Can I lock down custom taxonomies on a parent term level, but not a child term?

I’ve created a taxonomy called “topics” which has 4 top level terms:

  1. science
  2. environment
  3. technology
  4. cant remember the last one

and each of those terms will have child terms. I want to be able to lock down the top level terms but not the child term.

Basically editors should be able to create as many terms as they want for each of those top level terms.. But those top level terms cant be deleted or modified.

Is that possible?

Solutions Collecting From Web of "Can I lock down custom taxonomies on a parent term level, but not a child term?"

This not a complete and ready-made answer, but the below should get you started.

First thing to note is, deleting and modifying are different functionalities, so different functions and hooks are relevant to it. Namely we are talking about wp_delete_term() – source and wp_update_term() – source – regarding the functions.

So lets take a look at wp_delete_term(), you have to at least consider two hooks: edit_term_taxonomies and delete_term_taxonomy. They are both relevant because of the bulk action and because of the handling of hierarchical taxonomies.

Below some exemplary code how to approach this. I’ve tried to explain the most important things inside the code. The rest you have to read up on yourself.

First the edit_term_taxonomies hook:

add_action(
    'edit_term_taxonomies',
    'wpse160191_top_level_lock_down_edit_term_taxonomies',
    10,
    1
);
function wpse160191_top_level_lock_down_edit_term_taxonomies(
    $edit_tt_ids
) {
    $screen_obj = get_current_screen();
    $base = $screen_obj->base;
    $taxonomy = $screen_obj->taxonomy;

    if(
        // these are the conditions we are checking against
        // is this a tag edit page
        $base == 'edit-tags'
        // we want this only for a specific taxonomy
        && $taxonomy == 'category'
        // not super and/or admin
        && ! current_user_can( 'manage_options' )
        // a least an editor
        && current_user_can( 'manage_categories' )
    ) {

        // these are the terms up for deletion
        $terms_queue_for_deletion = $_POST['delete_tags'];
        $term_parents_ids = array();
        // we need information if or not one of the terms is a top level one
        foreach ( $terms_queue_for_deletion as $term_id ) {
            $term_obj = get_term_by( 'id', $term_id, 'category' );
            $term_parent = $term_obj->parent;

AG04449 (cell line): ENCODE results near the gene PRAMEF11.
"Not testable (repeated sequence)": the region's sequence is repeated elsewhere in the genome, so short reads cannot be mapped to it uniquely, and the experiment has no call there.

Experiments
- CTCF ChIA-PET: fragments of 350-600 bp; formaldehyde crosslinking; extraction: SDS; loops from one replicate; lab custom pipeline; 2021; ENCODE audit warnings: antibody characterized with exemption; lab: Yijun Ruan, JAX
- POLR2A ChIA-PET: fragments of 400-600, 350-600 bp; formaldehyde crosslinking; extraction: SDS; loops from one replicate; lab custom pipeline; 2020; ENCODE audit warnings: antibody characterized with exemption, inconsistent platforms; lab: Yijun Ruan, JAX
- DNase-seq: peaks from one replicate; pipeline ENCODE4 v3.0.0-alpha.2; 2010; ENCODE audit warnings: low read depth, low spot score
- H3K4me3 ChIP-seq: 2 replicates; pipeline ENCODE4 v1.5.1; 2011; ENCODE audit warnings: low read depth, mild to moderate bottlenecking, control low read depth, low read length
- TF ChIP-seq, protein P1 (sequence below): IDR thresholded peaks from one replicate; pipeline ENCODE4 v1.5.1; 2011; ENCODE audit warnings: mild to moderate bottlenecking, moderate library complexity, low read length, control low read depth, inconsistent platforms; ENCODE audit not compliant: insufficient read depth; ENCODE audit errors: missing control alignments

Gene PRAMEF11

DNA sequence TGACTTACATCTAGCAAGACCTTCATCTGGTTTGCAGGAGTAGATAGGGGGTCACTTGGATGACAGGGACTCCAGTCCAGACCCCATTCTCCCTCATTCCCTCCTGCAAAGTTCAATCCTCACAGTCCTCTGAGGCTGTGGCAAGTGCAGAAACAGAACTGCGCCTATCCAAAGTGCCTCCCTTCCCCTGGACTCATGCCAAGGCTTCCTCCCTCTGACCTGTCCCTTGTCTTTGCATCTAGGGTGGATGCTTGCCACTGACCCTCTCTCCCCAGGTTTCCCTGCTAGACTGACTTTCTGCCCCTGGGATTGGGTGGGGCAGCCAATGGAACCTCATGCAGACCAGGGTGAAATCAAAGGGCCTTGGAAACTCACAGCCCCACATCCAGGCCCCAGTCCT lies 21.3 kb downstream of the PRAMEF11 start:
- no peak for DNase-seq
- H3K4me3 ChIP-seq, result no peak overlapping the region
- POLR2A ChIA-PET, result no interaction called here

$term_parents_ids[] = $term_parent;
        }

        if( empty( $edit_tt_ids ) ) {
            return;
        }

        if( ! empty( $edit_tt_ids ) ) {
            if ( in_array( 0, $term_parents_ids ) ) {
                $msg = new WP_Error(
                'parent_terms_are_forever',
                __('Sorry, you are not allowed to delete top level terms.')
                );
                wp_die( $msg );
            } else {
                return;
            }
        }
    }
}

Second the delete_term_taxonomy hook:

add_action(
    'delete_term_taxonomy',
    'wpse160191_top_level_lock_down_delete_term_taxonomy',
    10,
    1
);
function wpse160191_top_level_lock_down_delete_term_taxonomy(
    $tt_id
) {

    $screen_obj = get_current_screen();
    $base = $screen_obj->base;
    $taxonomy = $screen_obj->taxonomy;

    if (
        // these are the conditions we are checking against
        // is this a tag edit page
        $base == 'edit-tags'
        // we want this only for a specific taxonomy
        && $taxonomy == 'category'
        // not super and/or admin
        && ! current_user_can( 'manage_options' )
        // a least an editor
        && current_user_can( 'manage_categories' )
    ) {
        $term_obj = get_term_by( 'term_taxonomy_id', $tt_id, 'category' );
        $parent_id = $term_obj->parent;
        if (
            // this applies only to top level terms
            $parent_id == 0
        ) {
            $msg = new WP_Error(
                'parent_terms_are_forever',
                __('s:Sorry, you are not allowed to delete top level terms.')